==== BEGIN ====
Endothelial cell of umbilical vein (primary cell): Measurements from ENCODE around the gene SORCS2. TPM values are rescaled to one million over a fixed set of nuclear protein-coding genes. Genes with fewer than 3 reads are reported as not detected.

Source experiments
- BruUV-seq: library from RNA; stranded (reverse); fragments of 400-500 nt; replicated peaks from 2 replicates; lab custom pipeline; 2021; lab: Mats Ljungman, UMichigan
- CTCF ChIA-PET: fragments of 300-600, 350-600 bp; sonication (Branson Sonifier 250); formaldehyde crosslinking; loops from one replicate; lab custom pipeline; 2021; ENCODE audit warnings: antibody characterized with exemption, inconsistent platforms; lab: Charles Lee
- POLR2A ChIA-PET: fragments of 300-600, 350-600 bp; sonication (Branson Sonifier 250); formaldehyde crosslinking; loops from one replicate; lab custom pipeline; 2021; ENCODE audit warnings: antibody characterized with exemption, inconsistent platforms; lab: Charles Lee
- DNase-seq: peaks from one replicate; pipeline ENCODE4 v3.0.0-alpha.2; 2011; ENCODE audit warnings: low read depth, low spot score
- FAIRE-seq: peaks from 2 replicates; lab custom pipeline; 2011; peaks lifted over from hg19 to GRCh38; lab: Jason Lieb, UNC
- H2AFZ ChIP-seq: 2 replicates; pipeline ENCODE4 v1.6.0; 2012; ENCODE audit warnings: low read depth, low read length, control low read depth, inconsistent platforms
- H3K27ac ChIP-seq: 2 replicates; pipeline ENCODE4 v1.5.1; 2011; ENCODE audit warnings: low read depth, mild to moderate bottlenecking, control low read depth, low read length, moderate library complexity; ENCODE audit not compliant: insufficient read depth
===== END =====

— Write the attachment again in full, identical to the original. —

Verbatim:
Endothelial cell of umbilical vein (primary cell): Measurements from ENCODE around the gene SORCS2. TPM values are rescaled to one million over a fixed set of nuclear protein-coding genes. Genes with fewer than 3 reads are reported as not detected.

Source experiments
- BruUV-seq: library from RNA; stranded (reverse); fragments of 400-500 nt; replicated peaks from 2 replicates; lab custom pipeline; 2021; lab: Mats Ljungman, UMichigan
- CTCF ChIA-PET: fragments of 300-600, 350-600 bp; sonication (Branson Sonifier 250); formaldehyde crosslinking; loops from one replicate; lab custom pipeline; 2021; ENCODE audit warnings: antibody characterized with exemption, inconsistent platforms; lab: Charles Lee
- POLR2A ChIA-PET: fragments of 300-600, 350-600 bp; sonication (Branson Sonifier 250); formaldehyde crosslinking; loops from one replicate; lab custom pipeline; 2021; ENCODE audit warnings: antibody characterized with exemption, inconsistent platforms; lab: Charles Lee
- DNase-seq: peaks from one replicate; pipeline ENCODE4 v3.0.0-alpha.2; 2011; ENCODE audit warnings: low read depth, low spot score
- FAIRE-seq: peaks from 2 replicates; lab custom pipeline; 2011; peaks lifted over from hg19 to GRCh38; lab: Jason Lieb, UNC
- H2AFZ ChIP-seq: 2 replicates; pipeline ENCODE4 v1.6.0; 2012; ENCODE audit warnings: low read depth, low read length, control low read depth, inconsistent platforms
- H3K27ac ChIP-seq: 2 replicates; pipeline ENCODE4 v1.5.1; 2011; ENCODE audit warnings: low read depth, mild to moderate bottlenecking, control low read depth, low read length, moderate library complexity; ENCODE audit not compliant: insufficient read depth